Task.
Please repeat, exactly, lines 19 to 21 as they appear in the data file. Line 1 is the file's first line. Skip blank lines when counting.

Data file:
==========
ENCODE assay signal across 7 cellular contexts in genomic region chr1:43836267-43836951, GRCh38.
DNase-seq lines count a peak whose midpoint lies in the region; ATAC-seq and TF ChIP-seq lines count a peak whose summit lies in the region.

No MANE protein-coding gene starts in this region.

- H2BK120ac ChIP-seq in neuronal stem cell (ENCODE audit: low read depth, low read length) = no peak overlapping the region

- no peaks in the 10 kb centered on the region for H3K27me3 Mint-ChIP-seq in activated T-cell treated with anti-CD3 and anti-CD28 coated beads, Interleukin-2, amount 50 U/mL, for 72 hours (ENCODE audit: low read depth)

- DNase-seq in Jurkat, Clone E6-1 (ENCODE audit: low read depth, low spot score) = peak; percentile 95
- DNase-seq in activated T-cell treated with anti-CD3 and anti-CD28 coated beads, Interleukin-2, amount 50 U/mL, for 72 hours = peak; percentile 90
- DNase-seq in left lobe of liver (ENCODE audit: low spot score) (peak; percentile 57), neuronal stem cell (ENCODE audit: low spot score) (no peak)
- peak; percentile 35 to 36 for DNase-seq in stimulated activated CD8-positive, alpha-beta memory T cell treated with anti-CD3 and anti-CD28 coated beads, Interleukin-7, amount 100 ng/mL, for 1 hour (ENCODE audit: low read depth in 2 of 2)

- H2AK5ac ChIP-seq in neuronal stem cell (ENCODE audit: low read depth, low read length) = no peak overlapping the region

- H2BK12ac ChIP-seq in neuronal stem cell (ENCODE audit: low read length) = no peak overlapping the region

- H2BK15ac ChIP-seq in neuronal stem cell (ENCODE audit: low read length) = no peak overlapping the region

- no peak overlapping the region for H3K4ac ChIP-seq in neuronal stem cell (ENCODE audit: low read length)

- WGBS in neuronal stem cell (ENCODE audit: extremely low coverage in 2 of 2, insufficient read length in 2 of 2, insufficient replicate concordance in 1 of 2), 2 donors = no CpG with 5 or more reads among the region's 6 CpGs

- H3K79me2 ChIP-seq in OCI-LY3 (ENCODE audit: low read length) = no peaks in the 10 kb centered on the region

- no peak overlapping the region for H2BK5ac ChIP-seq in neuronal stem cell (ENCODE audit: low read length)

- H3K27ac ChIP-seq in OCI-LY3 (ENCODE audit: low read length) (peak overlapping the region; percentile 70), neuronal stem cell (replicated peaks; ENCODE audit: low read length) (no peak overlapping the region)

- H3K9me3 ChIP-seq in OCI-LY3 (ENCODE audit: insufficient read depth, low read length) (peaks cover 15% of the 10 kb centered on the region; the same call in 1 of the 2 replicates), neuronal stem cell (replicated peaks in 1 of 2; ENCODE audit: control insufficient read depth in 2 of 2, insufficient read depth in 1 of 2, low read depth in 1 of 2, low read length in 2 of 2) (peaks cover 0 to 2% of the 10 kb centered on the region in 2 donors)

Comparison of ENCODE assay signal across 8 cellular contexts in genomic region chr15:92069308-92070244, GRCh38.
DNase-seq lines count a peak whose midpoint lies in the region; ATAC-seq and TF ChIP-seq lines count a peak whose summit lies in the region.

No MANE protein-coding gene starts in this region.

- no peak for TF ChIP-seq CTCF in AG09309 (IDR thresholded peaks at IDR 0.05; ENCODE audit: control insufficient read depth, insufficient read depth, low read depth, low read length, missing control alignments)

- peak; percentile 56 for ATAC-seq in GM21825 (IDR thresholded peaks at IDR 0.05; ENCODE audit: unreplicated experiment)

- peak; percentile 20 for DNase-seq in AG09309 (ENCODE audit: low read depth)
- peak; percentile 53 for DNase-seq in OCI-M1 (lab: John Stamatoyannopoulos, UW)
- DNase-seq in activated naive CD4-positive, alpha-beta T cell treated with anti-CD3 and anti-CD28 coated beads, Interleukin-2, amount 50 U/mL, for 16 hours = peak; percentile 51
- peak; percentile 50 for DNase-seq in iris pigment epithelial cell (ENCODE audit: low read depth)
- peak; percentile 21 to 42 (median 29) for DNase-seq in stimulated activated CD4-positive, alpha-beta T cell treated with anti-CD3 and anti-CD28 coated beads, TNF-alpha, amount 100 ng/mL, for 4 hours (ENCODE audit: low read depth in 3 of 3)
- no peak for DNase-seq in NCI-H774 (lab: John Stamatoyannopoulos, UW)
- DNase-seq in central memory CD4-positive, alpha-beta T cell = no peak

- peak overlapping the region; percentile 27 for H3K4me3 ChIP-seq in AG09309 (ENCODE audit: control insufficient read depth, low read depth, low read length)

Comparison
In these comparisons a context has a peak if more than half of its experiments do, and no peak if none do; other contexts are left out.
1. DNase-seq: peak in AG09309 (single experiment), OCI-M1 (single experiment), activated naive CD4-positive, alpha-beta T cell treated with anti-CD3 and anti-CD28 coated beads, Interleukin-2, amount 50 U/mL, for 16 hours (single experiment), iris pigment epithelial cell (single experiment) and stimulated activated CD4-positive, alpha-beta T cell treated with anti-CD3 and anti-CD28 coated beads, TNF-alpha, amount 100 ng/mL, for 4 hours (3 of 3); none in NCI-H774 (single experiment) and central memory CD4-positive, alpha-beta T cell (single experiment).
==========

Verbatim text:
Comparison of ENCODE assay signal across 8 cellular contexts in genomic region chr15:92069308-92070244, GRCh38.
DNase-seq lines count a peak whose midpoint lies in the region; ATAC-seq and TF ChIP-seq lines count a peak whose summit lies in the region.

No MANE protein-coding gene starts in this region.